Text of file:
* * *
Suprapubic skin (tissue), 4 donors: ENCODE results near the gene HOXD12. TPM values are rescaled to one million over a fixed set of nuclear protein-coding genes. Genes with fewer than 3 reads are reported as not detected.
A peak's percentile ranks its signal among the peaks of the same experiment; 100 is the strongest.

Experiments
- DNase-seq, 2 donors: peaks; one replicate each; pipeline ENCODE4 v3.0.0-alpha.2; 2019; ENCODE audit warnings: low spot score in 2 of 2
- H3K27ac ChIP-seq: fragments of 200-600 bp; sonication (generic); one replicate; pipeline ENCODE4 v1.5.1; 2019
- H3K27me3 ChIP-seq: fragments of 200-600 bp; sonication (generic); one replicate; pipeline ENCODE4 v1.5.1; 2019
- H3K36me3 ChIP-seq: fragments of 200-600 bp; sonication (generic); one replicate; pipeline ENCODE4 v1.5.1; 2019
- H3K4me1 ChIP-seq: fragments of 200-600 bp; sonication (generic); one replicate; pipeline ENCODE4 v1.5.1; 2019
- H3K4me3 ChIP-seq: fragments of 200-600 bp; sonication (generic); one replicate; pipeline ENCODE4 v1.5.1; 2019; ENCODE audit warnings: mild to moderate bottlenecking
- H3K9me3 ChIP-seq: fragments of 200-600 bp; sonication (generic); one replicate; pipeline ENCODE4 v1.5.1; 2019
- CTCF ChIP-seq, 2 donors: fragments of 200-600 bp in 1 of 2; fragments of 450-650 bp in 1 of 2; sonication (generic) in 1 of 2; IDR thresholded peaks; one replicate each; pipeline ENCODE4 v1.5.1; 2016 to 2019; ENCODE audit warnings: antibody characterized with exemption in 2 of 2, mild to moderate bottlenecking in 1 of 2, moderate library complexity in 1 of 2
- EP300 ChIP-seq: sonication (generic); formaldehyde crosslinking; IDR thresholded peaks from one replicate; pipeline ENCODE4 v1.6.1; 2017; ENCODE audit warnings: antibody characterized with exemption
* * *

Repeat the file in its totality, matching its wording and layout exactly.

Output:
Suprapubic skin (tissue), 4 donors: ENCODE results near the gene HOXD12. TPM values are rescaled to one million over a fixed set of nuclear protein-coding genes. Genes with fewer than 3 reads are reported as not detected.
A peak's percentile ranks its signal among the peaks of the same experiment; 100 is the strongest.

Experiments
- DNase-seq, 2 donors: peaks; one replicate each; pipeline ENCODE4 v3.0.0-alpha.2; 2019; ENCODE audit warnings: low spot score in 2 of 2
- H3K27ac ChIP-seq: fragments of 200-600 bp; sonication (generic); one replicate; pipeline ENCODE4 v1.5.1; 2019
- H3K27me3 ChIP-seq: fragments of 200-600 bp; sonication (generic); one replicate; pipeline ENCODE4 v1.5.1; 2019
- H3K36me3 ChIP-seq: fragments of 200-600 bp; sonication (generic); one replicate; pipeline ENCODE4 v1.5.1; 2019
- H3K4me1 ChIP-seq: fragments of 200-600 bp; sonication (generic); one replicate; pipeline ENCODE4 v1.5.1; 2019
- H3K4me3 ChIP-seq: fragments of 200-600 bp; sonication (generic); one replicate; pipeline ENCODE4 v1.5.1; 2019; ENCODE audit warnings: mild to moderate bottlenecking
- H3K9me3 ChIP-seq: fragments of 200-600 bp; sonication (generic); one replicate; pipeline ENCODE4 v1.5.1; 2019
- CTCF ChIP-seq, 2 donors: fragments of 200-600 bp in 1 of 2; fragments of 450-650 bp in 1 of 2; sonication (generic) in 1 of 2; IDR thresholded peaks; one replicate each; pipeline ENCODE4 v1.5.1; 2016 to 2019; ENCODE audit warnings: antibody characterized with exemption in 2 of 2, mild to moderate bottlenecking in 1 of 2, moderate library complexity in 1 of 2
- EP300 ChIP-seq: sonication (generic); formaldehyde crosslinking; IDR thresholded peaks from one replicate; pipeline ENCODE4 v1.6.1; 2017; ENCODE audit warnings: antibody characterized with exemption